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Immigration and artistry

Featured artists of "Here Now" exhibition talk about impact of immigration experience on their work.

March 1, 2018

Art critic David Rubin, left, with “Here Now” exhibition artists Marianne Sadowski, Peter Liashkov, Phung Huynh and Kyung Sun Cho. (Photo by Ellen Giamportone)
Art critic David Rubin, left, with “Here Now” exhibition artists Marianne Sadowski, Peter Liashkov, Phung Huynh and Kyung Sun Cho. (Photo by Ellen Giamportone)

On Feb. 14, Mount Saint Mary’s Art & Graphic Design Department hosted a public round table with art critic David Rubin and the four featured artists of the recent “Here Now: Four Los Angeles artists” exhibition at the José Drudis-Biada Gallery on the University's Chalon Campus. The discussion centered around the artists’ experience of immigration to Los Angeles and its impact on their work.

For Kyung Sun Cho, her immigration experience shows up in her work as the exploration of internal landscapes and autobiographical objects. She was born in Korea and left for opportunities in Brazil with her family when she was four. They moved later to Akron, Ohio, and then to the Bay Area. She was always drawing and was encouraged by her parents to pursue an artistic path. While she navigated new languages, art provided comfort and communication in strange lands. Since college, Cho's visual language has evolved from representational through conceptual, abstract and now to more symbolic work. The curtain that appears in several of her works can be read as the portal to another space.

For Cambodian refugee Phung Huynh, art offered her a way to be visible and have power. Huynh’s family left a Thai refugee camp among the boat people. They went to Michigan first. Aware of her parents' sacrifice to give her a better life, she began college in a pre-med program, but she felt she had to make her own life and she knew was an artist. Her earlier work deliberately explored traditional Chinese auspicious imagery, and the ways it is consumed and distorted in American popular culture. Huynh's art today reflects her concerns about how immigration affects Asian women's body image and how they distort their bodies to achieve a westernized ideal.

While artist Peter Liashkov identifies himself as a Californian, he was born in Rouen, France, to Russian parents who fled the Communist Revolution. He emigrated with them to Argentina, where he spent five years before arriving in Los Angeles as a teenager. His mother and several other teachers were influential in fostering his artistic talent, through which he overcame the sensation of imbalance that resulted from his involuntary migrations. His work relating to the immigration experience began after both his parents were dead when he started a series of memory paintings and prints. Since becoming professor emeritus at Art Center College of Design, Liashkov has been excavating many aspects of the past. Historical events such as the U.S. occupation of Afghanistan and the internment of Japanese Americans in Manzanar during World War II have all informed his work.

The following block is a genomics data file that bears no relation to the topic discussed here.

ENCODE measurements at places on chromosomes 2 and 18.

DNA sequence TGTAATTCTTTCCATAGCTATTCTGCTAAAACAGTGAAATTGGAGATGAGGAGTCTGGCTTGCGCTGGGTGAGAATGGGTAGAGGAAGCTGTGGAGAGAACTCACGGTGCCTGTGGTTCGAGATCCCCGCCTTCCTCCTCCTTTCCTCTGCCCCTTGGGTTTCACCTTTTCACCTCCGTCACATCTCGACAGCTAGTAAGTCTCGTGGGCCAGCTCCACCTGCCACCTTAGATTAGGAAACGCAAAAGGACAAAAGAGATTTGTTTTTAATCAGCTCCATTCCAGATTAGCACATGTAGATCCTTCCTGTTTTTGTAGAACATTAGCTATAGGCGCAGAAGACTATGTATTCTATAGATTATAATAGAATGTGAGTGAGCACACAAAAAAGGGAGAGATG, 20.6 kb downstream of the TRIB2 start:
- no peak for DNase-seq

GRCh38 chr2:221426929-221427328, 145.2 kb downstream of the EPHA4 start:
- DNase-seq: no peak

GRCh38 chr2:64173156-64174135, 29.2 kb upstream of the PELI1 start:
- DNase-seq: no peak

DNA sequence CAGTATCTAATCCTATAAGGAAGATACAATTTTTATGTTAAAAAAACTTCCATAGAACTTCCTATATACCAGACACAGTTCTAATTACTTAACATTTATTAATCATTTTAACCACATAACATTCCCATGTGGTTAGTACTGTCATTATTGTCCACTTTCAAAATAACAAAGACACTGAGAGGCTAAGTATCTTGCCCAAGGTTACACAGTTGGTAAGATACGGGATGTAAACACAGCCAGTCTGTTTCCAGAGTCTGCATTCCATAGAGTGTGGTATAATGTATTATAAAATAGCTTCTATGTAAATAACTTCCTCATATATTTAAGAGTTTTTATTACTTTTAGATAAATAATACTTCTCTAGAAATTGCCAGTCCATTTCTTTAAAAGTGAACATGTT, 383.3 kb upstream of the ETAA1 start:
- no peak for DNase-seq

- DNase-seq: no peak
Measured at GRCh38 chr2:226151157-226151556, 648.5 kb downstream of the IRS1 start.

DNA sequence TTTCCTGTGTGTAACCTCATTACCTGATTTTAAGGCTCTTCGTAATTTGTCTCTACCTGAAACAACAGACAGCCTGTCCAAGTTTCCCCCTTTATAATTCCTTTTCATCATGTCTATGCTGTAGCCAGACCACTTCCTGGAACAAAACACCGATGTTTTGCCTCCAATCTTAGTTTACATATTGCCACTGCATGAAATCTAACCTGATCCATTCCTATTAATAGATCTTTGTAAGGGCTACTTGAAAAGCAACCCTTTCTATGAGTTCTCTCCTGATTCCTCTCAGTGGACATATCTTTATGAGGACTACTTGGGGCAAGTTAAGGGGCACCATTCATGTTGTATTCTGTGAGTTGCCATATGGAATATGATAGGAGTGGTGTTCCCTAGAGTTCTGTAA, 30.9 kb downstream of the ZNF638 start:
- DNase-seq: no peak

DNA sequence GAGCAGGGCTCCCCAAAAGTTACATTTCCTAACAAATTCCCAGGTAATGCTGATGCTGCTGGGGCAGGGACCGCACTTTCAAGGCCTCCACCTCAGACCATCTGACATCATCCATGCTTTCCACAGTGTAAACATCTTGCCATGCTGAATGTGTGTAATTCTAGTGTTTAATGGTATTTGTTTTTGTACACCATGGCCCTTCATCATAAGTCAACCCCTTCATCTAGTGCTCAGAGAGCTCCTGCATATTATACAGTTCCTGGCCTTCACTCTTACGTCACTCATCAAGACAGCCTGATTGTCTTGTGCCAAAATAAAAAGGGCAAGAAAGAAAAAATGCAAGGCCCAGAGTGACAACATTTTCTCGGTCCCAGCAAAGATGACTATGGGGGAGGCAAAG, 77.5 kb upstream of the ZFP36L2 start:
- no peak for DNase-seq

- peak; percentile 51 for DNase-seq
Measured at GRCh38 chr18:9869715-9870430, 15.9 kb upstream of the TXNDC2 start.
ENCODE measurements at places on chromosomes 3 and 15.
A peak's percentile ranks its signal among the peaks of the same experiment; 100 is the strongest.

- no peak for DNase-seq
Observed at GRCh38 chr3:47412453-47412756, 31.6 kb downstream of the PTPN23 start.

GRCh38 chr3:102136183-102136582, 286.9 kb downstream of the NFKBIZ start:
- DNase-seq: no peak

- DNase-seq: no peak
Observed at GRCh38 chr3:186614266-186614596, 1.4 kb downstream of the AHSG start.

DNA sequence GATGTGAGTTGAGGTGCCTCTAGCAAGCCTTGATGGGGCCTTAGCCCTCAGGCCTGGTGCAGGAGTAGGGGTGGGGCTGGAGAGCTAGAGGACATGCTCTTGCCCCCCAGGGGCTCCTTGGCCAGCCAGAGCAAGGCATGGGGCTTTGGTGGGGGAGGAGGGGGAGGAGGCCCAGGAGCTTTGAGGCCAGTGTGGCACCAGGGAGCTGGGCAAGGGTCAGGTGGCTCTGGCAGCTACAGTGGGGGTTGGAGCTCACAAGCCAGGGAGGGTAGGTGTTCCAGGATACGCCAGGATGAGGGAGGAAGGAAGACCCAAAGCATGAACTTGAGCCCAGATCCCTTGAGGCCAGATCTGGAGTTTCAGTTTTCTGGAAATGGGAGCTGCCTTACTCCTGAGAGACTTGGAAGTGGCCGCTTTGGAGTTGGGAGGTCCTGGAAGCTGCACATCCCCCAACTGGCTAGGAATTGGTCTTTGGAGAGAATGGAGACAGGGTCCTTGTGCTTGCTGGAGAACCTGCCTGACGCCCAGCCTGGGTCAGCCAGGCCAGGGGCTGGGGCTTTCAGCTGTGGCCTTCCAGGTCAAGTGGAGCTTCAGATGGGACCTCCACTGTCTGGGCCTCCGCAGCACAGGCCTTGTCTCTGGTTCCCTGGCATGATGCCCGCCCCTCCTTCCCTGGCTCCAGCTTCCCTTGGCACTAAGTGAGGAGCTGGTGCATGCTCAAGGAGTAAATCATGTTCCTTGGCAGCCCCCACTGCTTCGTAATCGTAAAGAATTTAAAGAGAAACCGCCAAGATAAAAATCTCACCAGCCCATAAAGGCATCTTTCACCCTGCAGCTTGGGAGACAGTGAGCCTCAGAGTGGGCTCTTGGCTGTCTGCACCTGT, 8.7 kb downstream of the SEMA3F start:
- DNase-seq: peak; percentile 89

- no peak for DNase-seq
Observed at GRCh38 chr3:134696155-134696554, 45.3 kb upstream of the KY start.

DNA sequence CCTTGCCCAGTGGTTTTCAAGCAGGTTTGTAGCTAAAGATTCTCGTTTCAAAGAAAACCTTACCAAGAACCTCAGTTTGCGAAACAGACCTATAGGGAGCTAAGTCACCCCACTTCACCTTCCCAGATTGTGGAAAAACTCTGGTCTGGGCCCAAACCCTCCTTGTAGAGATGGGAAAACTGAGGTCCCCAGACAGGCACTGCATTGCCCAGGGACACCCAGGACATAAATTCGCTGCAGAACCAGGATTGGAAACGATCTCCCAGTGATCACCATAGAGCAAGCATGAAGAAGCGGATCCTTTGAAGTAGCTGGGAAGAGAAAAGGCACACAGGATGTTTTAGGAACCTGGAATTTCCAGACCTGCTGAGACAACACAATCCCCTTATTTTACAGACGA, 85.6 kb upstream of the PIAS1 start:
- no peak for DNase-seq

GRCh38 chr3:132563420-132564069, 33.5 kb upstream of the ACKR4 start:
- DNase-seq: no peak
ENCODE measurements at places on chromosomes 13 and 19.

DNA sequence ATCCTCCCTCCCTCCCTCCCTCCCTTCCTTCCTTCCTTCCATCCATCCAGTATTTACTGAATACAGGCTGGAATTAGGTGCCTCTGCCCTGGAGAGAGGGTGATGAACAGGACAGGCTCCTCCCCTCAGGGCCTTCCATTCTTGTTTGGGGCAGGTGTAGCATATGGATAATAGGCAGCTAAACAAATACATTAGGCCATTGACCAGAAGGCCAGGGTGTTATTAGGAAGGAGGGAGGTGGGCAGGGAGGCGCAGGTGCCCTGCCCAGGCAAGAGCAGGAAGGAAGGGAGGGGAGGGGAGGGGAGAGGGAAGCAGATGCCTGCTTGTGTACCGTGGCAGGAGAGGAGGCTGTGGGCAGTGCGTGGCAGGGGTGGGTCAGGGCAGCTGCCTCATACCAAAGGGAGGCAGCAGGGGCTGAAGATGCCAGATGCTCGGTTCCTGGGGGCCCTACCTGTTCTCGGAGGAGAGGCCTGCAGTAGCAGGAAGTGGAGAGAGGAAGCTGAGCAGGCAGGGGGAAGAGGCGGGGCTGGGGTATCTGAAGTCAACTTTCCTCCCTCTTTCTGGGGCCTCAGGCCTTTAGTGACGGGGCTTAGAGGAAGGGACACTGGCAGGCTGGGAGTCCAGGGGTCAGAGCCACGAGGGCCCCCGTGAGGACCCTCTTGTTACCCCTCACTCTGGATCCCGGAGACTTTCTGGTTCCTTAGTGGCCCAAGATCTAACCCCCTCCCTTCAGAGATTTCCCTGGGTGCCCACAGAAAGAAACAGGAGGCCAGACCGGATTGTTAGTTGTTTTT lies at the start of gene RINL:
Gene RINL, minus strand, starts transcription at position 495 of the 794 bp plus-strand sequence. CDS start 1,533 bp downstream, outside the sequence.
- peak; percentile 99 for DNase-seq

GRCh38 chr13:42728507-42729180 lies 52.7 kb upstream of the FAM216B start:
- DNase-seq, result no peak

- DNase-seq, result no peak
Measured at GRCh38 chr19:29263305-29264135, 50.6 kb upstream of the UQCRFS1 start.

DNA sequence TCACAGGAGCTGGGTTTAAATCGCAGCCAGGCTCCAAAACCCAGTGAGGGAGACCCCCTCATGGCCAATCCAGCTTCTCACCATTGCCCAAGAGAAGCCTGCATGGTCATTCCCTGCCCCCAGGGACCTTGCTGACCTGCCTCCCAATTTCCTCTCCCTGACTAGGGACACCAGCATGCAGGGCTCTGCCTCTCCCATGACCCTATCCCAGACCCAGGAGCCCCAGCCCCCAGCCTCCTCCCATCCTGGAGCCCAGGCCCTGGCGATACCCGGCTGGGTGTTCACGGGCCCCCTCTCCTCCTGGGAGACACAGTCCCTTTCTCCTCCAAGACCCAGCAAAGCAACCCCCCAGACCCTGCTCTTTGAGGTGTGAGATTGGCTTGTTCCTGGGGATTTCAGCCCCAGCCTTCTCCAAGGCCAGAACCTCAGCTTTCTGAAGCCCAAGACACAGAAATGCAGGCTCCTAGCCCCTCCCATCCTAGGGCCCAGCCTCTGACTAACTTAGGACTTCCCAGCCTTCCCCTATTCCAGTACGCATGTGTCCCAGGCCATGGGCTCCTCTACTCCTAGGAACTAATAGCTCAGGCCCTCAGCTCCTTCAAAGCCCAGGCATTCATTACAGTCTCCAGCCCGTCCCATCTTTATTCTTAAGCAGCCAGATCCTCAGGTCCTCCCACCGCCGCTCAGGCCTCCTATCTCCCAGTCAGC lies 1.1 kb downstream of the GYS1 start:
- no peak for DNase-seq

Marianne Sadowski came to the United States from Mexico with her husband on a work assignment and they decided to stay in Los Angeles. Her family had gone from Germany to Mexico in the early 1900s in search of a better future. In Los Angeles, she was integrated into the Chicano community and although she arrived easily, she works with people who have experienced great difficulty. She said, “We are all witnesses.” In Mexico, Sadowski worked on behalf of the Zapatistas in Chiapas. In Los Angeles, she has been involved with Self-Help Graphics and the Syrian refugee crisis. The Wall between Israelis and Palestinians figures in her work, as does the actual and metaphorical annual migration of the Monarch butterfly from Canada to Mexico and back. Social engagement defines her work.

The artists concluded with the shared conviction that art brings people together because it is a universal experience. They believe that art is an effective agent of social justice. They also noted that as a result of moving through several cultures they have a broader perspective and are less conservative in their views. Finally, the four, all teachers, agreed that their immigrant experiences and their art help them address students’ creative, political and social concerns.

 “Here Now: Four Los Angeles artists” was curated by Nina Berson, adjunct assistant professor, and Jody Baral, chair of the Art and Graphic Design Department.